Facing a possible recall election over their refusal to rehire an apparently very popular school superintendent, four members of the Longwood School Committee suddenly resigned earlier this week, throwing into doubt what the remaining board members can and can’t do. Jeanette DeForge at MassLive and Matt Szafranski at Western Mass. Politics and Insight have more on the political brawl in Longmeadow.

Food fight: Advocates and restaurant industry battle it out over minimum wage delay

The coalition behind last year’s successful bill raising the minimum wage says the restaurant industry is trying to break terms of the legislative “grand bargain” agreement by seeking a delay in implementing the law as it applies to restaurant workers. SHNS’s Michael Norton at the Worcester Business Journal has the details.

Worcester Business Journal

Walsh ‘very impressed’ with safe-injection sites he saw in Canada

From the Globe’s Felice Freyer: “Mayor Martin J. Walsh declared himself “very impressed” by what he witnessed during last week’s visit to so-called safe injection sites in Montreal and Toronto — but he stopped just short of endorsing the idea for Boston. Walsh and staff visited several centers where people inject illicit drugs obtained elsewhere, while being monitored by trained professionals who can rescue them from overdoses.”

Boston Globe

No more ‘acting’ before her title: Carol Mici named DOC commissioner

Carol Mici, the acting commissioner of the Department of Correction for the past month and former assistant deputy commissioner at the agency, has been tapped by Gov. Charlie Baker to replace Thomas Turco, who stepped down as DOC commissioner in December to become Baker’s public safety secretary, reports SHNS’s Michael Norton. As commissioner, Mici, who started her career as a correction officer in 1987, will oversee 16 correctional facilities that employ 4,500 staff members and house 8,500 inmates.

SHNS (pay wall — free trial subscription available)

City Council races 2019: ‘Cue the candidate floodgates’

Inspired by the electoral success of Ayanna Pressley and other underdog candidates in last year’s elections, there appears to be no shortage of city council candidates dreaming of knocking off incumbents and climbing the political ladder in Boston. The Globe’s Milton Valencia has the details. WGBH’s David Bernstein had a similar piece last week.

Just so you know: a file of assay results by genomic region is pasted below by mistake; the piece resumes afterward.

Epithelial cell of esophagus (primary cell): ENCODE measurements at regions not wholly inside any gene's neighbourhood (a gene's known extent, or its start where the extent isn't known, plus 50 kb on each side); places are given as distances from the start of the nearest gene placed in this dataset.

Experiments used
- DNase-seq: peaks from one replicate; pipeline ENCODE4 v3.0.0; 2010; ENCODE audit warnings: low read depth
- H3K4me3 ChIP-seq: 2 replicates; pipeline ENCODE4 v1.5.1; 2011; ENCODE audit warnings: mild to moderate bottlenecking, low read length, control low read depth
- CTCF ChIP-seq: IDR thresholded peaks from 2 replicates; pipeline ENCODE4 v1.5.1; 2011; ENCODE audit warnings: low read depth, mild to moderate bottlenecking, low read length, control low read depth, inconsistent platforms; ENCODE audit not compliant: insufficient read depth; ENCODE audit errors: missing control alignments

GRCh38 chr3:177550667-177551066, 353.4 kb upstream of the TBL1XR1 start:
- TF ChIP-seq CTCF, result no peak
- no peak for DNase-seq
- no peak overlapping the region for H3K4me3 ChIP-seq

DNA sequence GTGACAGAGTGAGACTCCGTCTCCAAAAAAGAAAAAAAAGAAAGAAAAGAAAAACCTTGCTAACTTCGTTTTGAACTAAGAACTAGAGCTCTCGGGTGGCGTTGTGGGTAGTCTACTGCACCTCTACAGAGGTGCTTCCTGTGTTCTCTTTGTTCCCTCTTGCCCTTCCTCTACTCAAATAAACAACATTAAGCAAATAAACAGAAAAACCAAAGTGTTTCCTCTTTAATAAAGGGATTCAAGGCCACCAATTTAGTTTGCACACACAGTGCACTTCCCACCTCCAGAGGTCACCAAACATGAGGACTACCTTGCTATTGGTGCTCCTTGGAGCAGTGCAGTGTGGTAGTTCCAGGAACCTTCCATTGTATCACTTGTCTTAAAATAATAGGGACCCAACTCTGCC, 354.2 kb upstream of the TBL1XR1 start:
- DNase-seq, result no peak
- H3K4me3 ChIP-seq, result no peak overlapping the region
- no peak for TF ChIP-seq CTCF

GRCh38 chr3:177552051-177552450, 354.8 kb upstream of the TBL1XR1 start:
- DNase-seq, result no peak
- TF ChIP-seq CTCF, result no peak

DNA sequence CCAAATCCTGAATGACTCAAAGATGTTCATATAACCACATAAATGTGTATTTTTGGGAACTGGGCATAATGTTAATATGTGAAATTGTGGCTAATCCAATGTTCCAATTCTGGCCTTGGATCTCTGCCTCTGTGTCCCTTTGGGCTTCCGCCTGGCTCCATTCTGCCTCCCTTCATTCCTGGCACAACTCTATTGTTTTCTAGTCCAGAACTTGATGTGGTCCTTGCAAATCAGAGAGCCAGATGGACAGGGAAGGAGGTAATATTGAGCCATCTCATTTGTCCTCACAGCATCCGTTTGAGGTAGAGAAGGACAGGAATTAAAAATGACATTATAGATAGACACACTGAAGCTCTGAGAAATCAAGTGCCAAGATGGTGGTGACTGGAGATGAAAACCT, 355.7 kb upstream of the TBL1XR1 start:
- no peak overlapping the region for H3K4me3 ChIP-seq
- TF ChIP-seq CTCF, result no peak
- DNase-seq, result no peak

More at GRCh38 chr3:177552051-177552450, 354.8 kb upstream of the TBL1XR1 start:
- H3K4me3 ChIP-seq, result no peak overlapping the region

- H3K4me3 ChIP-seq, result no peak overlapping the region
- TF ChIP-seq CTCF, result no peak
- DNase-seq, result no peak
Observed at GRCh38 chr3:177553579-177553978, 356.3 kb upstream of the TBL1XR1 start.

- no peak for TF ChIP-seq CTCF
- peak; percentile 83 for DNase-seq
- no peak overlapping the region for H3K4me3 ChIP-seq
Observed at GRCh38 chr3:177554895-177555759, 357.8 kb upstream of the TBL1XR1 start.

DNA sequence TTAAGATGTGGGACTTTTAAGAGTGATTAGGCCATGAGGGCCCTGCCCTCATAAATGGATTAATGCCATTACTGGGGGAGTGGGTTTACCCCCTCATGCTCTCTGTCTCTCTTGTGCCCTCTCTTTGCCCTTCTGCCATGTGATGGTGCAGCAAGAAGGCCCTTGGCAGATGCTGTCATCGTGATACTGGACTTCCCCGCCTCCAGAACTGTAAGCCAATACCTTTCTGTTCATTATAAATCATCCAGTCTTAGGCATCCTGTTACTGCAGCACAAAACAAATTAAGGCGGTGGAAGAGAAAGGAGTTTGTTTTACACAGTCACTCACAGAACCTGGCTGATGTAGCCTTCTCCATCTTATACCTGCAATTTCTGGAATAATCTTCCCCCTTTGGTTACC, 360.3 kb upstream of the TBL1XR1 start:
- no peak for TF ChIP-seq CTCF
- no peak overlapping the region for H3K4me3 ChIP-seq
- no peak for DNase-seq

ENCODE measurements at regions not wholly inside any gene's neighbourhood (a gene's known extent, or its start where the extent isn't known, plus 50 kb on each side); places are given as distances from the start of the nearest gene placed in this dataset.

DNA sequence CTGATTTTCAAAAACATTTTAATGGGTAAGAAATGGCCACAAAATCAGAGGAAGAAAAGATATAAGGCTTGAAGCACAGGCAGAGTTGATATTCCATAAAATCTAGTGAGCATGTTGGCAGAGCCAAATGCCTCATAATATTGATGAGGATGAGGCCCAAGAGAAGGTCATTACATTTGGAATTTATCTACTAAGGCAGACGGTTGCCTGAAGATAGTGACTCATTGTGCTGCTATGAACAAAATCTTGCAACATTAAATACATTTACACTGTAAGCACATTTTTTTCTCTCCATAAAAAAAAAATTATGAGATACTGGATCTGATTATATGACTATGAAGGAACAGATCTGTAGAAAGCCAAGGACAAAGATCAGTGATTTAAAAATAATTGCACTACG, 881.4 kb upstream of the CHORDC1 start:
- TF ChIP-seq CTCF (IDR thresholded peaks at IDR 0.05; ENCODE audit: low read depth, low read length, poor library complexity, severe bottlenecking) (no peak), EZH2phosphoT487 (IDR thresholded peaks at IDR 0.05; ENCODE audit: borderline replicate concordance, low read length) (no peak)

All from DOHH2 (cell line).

Feds agree to delay relicensing of NH’s Seabrook nuclear plant

At the apparent urging of members of the Massachusetts and New Hampshire congressional delegations, the Nuclear Regulatory Commission yesterday agreed to temporarily delay issuing a new operating license for Seabrook Nuclear Power Station in the Granite State. Mary Serreze at MassLive has the details.


Executive Forum – The State of Massachusetts Business 2019

Join us on January 25 as AIM presents the 2019 State of Massachusetts Business address and Economic Outlook Forum. AIM President Rick Lord and a panel of experts will discuss solutions to one of the most persistent challenge facing employers today: the shortage of qualified workers.

Associated Industries of Massachusetts

Get New Insight and Practices for Boosting Revenues

Are you ready to infuse your product, marketing and sales efforts with fresh ideas that work? Past Summits have won rave reviews. Learn more and register at StrategicMarketingSummit.com

MarketReach, Inc.

Instant Issues After Hours: Eric Lesser on Leadership & Negotiation Challenges in the World of Politics

The World Affairs Council will present Massachusetts State Senator Eric Lesser in conversation with Dr. Joshua Weiss, program director for Bay Path University’s Master of Science in Leadership and Negotiation, at an Instant Issues After Hours event on Tuesday, January 29, 2019 at 5:30 p.m at Merriam-Webster, Inc.

The World Affairs Council of Western Massachusetts

Live Webinar: Brown Bag – Policy Update

John Regan, AIM’s executive vice president for government affairs, will give an update on the Associations’ legislative agenda for 2019/2020 and provide a brief update on the state’s new Paid Family and Medical Leave law.

Associated Industries of Massachusetts

ADL’s Breaking Barriers Speaker Series with Carmen Ortiz

What to expect at this event? The event will begin with a brief networking reception followed by a conversation between Carmen Ortiz and ADL New England’s Regional Director, Robert Trestan. Time will be reserved at the end to take questions from the audience. Light appetizers and soft drinks will be served.

ADL New England

Today’s Headlines


Boston’s State Street Corporation plans to move headquarters to One Congress Tower – WCVB

Back from Canada, mayors impressed with safe injection sites – Boston Globe


Sale of Papa Gino’s, D’Angelo parent to Wynnchurch Capital approved – BBJ (pay wall)

Baker unveils $42.7B budget with education funding overhaul – Western Mass News


Trump Says He’ll Delay Speech Until After Shutdown – NYT

Feds agree to delay relicensing New Hampshire’s Seabrook nuclear power plant – MassLive